22 Jump Street and the representation of policing

Posted: March 3, 2015 by kritichopra25 in Uncategorized

Movie Link:
Fictional representation of policing that features police deviance as a major theme: 22 Jump Street

Movie industries all over the world have always had its own take on how policing takes place. However, there are many misconceptions about police officers that are portrayed in these movies. Some movies tend to portray police officers as overly masculine, always-right, gets the job done on time, helps people in the community etc. Whereas, in other movies police officers are depicted as racist, alcoholic, dumber than average, unprofessional and other negative things. Some of these characteristics are seen in the movie 22 Jump Street.
22 Jump Street is an action comedy film directed by Phil Lord and Christopher Miller. This movie was a follow up of 21 Jump Street. The two main characters in the movie are two police officers Schmidt and Jenko who are on the streets chasing narcotics. The Deputy Chief Hardy puts the two officers into an assignment where they go undercover as college students and locate the supplier of a drug known as “WHYPHY” (Work Hard Yes Play Hard Yes) that killed a student photographer buying it on campus. As the movie goes on these two police officers break almost every rule of policing to get the job done. Just like the Dirty Harry movies. The police officers demonstrated many forms of corrupt policing throughout the movie. Living a double life in a new environment presented many problems.
The depiction of police in “22 Jump Street” is not necessarily realistic in any way, shape or form. This gives a very wrong public perception of law enforcement officers. The two cops Schmidt and Jenko are portrayed as these cops that hold a below average common sense and are lazy. In addition, they are also depicted as cops that tend to be “fools” of the situations they find themselves in.
The movie starts with a recap of what happens in “21 Jump Street”. One of the clips used in the recap is of the two cops on bicycles strolling through the park and playing with their firearms, displaying the lack of duties and responsibilities they need to fulfill.
The movie quickly then shifts gears and the two officers (Jenko & Schmidt) are sent to college to solve the given case. For this assignment the department gives the officers an extremely large budget. This includes extensive amounts/variety of firearms, money and other facilities that they do not require to solve the case. Usually, this type of representation makes the public think that their local police department
As the officers get into their assignment, Jenko starts making friends with a pair of jocks named Zook and Rooster. He starts attending parties with the jocks to help him solve the case. However, partying with the college students starts to push Jenko away from his real purpose of being there. Meanwhile, Schmidt starts to talk to an art student, Maya, as he was trying to figure out about the killed student. Later on in the movie, Schmidt and Maya have sexual intercourse with each other. In addition, when Schmidt shares this news with others in the department they give him a pat on the back as it was seen as a great accomplishment for him. This went to show how it was normal for police officers to sleep and party with people without any consequences and it was an accepted norm.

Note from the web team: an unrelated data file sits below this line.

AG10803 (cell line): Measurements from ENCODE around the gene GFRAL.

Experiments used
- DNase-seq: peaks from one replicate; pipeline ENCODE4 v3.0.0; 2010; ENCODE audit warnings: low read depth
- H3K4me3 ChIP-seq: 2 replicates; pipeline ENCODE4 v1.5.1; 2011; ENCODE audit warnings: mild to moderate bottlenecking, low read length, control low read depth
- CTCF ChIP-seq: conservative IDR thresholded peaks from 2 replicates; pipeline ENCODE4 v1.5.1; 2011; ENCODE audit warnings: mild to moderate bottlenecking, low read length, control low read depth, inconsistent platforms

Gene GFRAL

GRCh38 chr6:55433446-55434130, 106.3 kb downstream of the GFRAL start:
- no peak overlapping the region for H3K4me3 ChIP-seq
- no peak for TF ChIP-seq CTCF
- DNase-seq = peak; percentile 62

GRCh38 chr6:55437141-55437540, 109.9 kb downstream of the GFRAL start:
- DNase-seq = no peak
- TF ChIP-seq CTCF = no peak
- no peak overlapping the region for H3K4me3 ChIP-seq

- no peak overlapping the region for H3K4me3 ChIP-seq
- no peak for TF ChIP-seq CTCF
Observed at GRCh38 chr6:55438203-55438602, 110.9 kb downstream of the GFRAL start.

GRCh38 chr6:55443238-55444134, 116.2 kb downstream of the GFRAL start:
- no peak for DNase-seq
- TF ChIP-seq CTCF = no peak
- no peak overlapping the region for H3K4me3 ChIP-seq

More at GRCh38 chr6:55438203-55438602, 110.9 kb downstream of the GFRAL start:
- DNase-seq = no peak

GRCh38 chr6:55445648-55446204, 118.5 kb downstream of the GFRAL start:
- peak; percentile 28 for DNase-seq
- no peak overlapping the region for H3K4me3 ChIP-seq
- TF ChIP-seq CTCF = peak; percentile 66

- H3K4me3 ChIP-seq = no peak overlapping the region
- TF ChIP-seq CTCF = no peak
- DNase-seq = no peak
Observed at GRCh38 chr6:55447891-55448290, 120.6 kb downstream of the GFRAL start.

Overtime when the officers fail to find the dealer or any leads per say, they turn to an “expert” for help. The “expert” being an inmate in the jail (that they caught in the last movie). The inmate tells the two to look more closely as he notices a unique tattoo on the arm of the dealer in the photograph. He insists that if they find the tattoo, they will have found their man. The clip shows how the police officers were unable to do their job and had to turn to an ex-criminal for assistant to solve the case. In addition, the way that the inmate speaks to the officer shows that there is no need for people/inmates to talk to people in the position of authority with respect.

They figure out that the person with the tattoo in the picture is just one of the jocks that buys the drugs rather than selling them. But, soon after they find the suspect on the college campus but are unable to catch him.
Closer to the end of the movie, Jenko discloses to Schmidt that he’s been offered a football scholarship and is unsure whether he wants to continue to be a police officer. Jenko was clearly unhappy with his job and the scholarship seemed as a great idea to him. He failed to realize the fact that he was still an undercover police officer and this was a fake life that he was living.
Near the climax, spring break arrives and Schmidt prepares to go after secret suspect alone. Nevertheless, Jenko asks to help so that the two can have one final mission together, and the pair head to the beach where suspect is likely to be dealing WHYPHY. They end up catching him and the movie ends with the two officers solving the case together.
If “22 Jump Street” was compared to a real life police department it would match up in almost no way or form. It fails to follow any of the general core values of policing such as honesty, professionalism, compassion, respect and accountability. However, we have to keep in mind that this movie is made solely for entertainment purposes. And what the public likes to see is things that are far from the normal. Such as, police officers playing with dangerous weapons like they are toys, officers sleeping with people, accidentally trying drugs themselves and so on. In conclusion, movies like this are made for entertainment purposes only and consumers of this type of entertainment should in no way or form take the main themes or messages conveyed by the media as the real forms of policing.

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